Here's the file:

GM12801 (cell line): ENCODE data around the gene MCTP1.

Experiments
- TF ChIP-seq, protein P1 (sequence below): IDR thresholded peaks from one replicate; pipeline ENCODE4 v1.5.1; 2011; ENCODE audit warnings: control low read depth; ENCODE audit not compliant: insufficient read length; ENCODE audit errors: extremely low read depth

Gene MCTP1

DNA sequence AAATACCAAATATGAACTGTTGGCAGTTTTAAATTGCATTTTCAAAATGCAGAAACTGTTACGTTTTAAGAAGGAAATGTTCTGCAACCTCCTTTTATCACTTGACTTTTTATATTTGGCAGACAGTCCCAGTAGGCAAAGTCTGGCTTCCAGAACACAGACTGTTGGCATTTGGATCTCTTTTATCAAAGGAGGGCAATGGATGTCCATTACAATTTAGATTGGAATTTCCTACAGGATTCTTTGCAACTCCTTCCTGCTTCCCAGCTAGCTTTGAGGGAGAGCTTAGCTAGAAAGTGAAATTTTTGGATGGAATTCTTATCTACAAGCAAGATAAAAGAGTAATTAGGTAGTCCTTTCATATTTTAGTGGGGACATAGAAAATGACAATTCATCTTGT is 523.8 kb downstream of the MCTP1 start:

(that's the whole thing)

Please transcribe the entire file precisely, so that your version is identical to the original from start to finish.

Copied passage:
GM12801 (cell line): ENCODE data around the gene MCTP1.

Experiments
- TF ChIP-seq, protein P1 (sequence below): IDR thresholded peaks from one replicate; pipeline ENCODE4 v1.5.1; 2011; ENCODE audit warnings: control low read depth; ENCODE audit not compliant: insufficient read length; ENCODE audit errors: extremely low read depth

Gene MCTP1

DNA sequence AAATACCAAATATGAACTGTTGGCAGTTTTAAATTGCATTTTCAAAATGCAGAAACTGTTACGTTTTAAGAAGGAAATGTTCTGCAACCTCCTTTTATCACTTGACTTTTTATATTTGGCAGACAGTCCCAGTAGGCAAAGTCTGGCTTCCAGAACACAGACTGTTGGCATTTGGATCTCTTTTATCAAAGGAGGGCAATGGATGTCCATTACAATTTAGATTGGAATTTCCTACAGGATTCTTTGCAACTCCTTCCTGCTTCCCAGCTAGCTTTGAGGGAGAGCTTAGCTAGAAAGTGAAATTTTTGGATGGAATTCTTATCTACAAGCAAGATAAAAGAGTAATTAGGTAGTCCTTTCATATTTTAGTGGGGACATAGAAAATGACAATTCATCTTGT is 523.8 kb downstream of the MCTP1 start: